Comment Re:It's the media's fault (Score 1) 22

The media has 'trained' us?

Yes.

Is it really so hard to turn your back?

Not for me, no. I am one of the very few who actively dismisses any unsourced report.

Where is all this *personal responsibility* that you speak of?

Of course, it is our responsibility to ignore unsourced reports. But that doesn't mean the media isn't responsible for incessantly giving those unsourced reports to us ... obviously.

Comment Re:It's the media's fault (Score 1) 22

'Fake news' and the official narrative are frequently synonymous. Why is it the media's fault if people decide to believe them?

Did you not read my comment? I already answered this question: because it's the media that has trained us to believe assertions without evidence.

Comment It's the media's fault (Score 1) 22

The media regularly gives us stories without evidence, without substantiation, and asks us to believe those stories. Then -- I'm shocked! -- people end up believing stories without evidence or substantiation.

Only when we stop paying attention to source-less claims will we solve the problem of "fake news."

Comment A BS Narrative? Rhodes is getting kicked out of WH (Score 2) 432

Maybe it costs 1.6 billion to build a new factory in Mexico, and $700 million modernizing an existing plant in the United States. Under the previous rules they thought were going to be in place, they would have recouped the $900 million dollar difference. Trump's plan is to incentivize building in the US, disincentivize building elsewhere- and this changes the risks and calculations associated with the project.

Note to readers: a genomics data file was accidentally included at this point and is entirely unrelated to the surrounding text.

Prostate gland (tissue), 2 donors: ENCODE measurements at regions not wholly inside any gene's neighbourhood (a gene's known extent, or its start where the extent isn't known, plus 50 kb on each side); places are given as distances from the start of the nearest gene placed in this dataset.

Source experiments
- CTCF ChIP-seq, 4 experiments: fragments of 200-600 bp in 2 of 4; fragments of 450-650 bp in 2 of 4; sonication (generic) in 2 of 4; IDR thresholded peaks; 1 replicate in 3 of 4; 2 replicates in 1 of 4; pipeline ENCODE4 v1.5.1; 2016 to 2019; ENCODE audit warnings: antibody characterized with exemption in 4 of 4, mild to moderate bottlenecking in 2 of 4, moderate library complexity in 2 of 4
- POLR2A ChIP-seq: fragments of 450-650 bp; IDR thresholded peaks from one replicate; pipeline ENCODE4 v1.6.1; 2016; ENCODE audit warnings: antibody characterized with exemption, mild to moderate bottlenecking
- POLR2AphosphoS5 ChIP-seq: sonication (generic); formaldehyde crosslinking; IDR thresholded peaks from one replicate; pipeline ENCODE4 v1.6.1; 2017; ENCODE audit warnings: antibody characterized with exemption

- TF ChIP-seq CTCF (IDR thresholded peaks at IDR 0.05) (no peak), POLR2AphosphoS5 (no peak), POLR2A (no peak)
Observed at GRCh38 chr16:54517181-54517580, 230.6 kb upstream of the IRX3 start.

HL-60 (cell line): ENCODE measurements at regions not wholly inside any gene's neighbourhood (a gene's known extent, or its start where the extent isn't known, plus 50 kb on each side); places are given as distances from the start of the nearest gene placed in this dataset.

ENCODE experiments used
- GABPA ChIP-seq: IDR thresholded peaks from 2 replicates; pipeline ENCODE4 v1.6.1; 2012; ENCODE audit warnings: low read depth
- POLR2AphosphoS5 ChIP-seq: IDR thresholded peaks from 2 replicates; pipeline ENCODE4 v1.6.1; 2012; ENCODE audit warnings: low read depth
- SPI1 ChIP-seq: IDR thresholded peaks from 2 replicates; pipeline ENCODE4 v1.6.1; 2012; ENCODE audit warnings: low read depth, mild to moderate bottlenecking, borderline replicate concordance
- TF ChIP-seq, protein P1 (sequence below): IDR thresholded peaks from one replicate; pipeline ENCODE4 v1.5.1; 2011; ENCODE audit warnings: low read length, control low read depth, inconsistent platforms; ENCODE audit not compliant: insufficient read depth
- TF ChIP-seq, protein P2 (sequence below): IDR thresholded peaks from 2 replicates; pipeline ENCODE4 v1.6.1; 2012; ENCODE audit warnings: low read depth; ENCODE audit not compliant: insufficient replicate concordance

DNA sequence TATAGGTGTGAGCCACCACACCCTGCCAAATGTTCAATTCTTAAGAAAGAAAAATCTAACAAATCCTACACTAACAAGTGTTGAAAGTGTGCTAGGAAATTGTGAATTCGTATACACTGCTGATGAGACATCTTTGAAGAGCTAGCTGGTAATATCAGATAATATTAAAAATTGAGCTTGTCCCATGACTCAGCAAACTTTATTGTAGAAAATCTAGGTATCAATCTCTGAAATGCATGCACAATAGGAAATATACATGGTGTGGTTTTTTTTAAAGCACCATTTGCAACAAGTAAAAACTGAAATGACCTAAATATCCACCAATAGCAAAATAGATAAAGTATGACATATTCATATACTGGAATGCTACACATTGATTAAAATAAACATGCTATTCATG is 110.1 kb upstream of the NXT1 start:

So I wouldn't say the 'Narrative is clearly not true.' With Gruber, Rhodes, and Clinton continuously lying to the America public I can see where you'd get the idea that a 'narrative' would be pushed regardless of the facts on the ground, but please consider that not everyone operates that way.

Comment Scientists are not the ubermensch (Score 2) 371

This. If scientists discovered that [problem X] was no longer a major concern, they would devote their attention to something else.

But oh no, major conspiracy, scientists have vested interests in maintaining a lie for the sake of their careers. BULLSHIT. Scientists are very much interested in the truth. They are trained to seek it, uncover it, present it, and call their colleagues on any attempts to hide it.

The problem is that scientists discover things that are very uncomfortable for certain interests who have lots of money at stake. And those interests spend their money on attempting to discredit what scientists discover.

Scientists are people too, with the same egos, prejudices, fears, and irrational beliefs the rest of us have. Ideally, through honest application of their work, they can filter out these human elements and present to the rest of us objective facts. However, I think any of us who are widely read and have been paying attention know that there is quite a lot of 'standard' human behavior that occurs in scientific circles.

So, perhaps they are trained as you say, but one cannot claim they act as they are trained in a fully consistent manner. So no, scientists aren't some breed of ultra-rational super humans. Stop pretending someone is above suspicion just because they claim the title 'scientist.'